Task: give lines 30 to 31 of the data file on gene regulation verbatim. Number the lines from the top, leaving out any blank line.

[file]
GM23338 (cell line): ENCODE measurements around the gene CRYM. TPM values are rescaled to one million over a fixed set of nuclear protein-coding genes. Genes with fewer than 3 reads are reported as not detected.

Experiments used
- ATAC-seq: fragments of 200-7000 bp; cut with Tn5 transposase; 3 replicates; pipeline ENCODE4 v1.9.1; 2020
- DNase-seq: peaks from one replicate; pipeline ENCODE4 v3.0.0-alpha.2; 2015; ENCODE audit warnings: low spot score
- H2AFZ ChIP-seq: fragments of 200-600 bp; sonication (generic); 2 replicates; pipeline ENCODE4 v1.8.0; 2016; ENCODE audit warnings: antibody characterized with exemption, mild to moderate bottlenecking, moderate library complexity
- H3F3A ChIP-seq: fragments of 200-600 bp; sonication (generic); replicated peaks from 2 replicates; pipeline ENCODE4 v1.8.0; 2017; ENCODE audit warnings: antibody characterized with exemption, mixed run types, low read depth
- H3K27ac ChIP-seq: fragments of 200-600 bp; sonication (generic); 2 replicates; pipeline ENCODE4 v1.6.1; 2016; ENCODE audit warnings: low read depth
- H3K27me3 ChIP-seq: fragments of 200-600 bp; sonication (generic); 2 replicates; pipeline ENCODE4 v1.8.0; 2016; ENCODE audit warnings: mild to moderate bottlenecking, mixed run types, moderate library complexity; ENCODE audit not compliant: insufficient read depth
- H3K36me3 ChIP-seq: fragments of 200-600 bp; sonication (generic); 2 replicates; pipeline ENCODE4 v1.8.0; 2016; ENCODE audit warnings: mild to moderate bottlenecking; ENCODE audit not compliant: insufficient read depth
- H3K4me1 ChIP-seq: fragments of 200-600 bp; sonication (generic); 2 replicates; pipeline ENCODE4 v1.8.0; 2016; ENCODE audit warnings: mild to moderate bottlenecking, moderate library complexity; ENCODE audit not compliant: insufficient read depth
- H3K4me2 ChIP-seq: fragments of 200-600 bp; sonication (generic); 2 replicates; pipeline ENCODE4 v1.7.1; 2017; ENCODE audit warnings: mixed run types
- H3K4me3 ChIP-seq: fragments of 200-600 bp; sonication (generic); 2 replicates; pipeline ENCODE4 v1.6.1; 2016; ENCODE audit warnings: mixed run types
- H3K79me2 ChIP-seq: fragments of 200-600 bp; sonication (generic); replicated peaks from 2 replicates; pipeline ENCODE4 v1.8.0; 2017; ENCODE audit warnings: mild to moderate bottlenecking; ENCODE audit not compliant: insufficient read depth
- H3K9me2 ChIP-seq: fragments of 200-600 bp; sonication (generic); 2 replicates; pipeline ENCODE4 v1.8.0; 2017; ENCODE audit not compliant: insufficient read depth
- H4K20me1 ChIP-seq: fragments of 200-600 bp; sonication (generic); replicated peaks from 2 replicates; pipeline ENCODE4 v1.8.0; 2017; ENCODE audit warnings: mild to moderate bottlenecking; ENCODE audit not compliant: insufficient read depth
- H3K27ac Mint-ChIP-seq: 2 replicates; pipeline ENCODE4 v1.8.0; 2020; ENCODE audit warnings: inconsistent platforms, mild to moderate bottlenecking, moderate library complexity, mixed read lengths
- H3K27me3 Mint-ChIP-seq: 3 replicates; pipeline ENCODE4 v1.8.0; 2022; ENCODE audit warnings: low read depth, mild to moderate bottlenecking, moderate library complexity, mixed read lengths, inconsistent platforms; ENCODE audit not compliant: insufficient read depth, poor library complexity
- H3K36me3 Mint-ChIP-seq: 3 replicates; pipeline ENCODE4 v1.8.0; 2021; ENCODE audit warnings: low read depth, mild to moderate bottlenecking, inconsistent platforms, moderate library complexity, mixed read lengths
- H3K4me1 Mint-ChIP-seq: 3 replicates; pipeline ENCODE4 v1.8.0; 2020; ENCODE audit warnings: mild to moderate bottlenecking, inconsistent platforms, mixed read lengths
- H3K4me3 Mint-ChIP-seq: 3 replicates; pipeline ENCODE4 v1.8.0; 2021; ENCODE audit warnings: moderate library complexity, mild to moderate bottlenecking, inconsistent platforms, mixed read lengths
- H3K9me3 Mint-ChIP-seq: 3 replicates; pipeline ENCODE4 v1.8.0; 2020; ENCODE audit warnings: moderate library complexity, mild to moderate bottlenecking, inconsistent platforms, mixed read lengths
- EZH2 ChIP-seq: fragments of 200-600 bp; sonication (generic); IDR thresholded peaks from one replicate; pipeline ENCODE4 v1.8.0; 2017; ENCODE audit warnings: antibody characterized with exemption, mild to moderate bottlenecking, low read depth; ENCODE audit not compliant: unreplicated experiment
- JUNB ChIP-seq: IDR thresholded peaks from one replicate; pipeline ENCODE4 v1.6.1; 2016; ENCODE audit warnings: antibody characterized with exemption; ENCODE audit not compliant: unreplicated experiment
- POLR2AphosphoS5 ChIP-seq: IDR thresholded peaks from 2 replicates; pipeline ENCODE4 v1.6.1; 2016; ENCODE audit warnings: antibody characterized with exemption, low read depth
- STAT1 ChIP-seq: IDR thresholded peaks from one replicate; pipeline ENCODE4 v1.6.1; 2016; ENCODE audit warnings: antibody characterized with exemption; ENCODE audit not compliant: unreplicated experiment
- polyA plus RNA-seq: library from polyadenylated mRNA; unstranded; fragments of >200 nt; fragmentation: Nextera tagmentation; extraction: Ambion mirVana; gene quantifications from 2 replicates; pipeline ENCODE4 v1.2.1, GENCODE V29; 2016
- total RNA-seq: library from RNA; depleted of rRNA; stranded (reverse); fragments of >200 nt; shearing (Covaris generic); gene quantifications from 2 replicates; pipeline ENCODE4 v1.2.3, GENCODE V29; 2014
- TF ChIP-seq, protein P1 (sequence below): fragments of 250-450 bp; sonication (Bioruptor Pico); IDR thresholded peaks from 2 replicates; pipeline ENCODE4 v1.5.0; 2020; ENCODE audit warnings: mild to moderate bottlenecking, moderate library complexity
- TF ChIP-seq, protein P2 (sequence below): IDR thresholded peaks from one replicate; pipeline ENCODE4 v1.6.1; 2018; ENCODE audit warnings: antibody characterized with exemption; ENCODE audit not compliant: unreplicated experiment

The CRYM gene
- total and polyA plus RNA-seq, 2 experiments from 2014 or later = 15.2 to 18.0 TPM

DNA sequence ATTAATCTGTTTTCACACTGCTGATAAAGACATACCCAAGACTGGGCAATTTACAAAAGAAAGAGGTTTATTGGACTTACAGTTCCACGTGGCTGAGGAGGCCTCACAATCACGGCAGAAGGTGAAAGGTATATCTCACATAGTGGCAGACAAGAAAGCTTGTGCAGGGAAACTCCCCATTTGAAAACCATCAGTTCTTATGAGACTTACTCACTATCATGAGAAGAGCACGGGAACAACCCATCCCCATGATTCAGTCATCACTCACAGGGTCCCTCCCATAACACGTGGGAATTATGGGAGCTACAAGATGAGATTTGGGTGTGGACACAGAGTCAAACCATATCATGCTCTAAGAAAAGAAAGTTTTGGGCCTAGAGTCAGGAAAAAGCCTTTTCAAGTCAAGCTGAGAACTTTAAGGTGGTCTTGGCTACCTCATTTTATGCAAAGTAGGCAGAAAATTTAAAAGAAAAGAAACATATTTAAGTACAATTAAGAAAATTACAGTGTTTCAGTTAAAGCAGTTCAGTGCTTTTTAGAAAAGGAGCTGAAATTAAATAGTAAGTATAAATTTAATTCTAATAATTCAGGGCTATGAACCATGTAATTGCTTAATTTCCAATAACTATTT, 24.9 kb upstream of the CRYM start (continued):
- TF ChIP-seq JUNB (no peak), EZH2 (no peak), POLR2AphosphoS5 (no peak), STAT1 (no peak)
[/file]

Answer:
The CRYM gene
- total and polyA plus RNA-seq, 2 experiments from 2014 or later = 15.2 to 18.0 TPM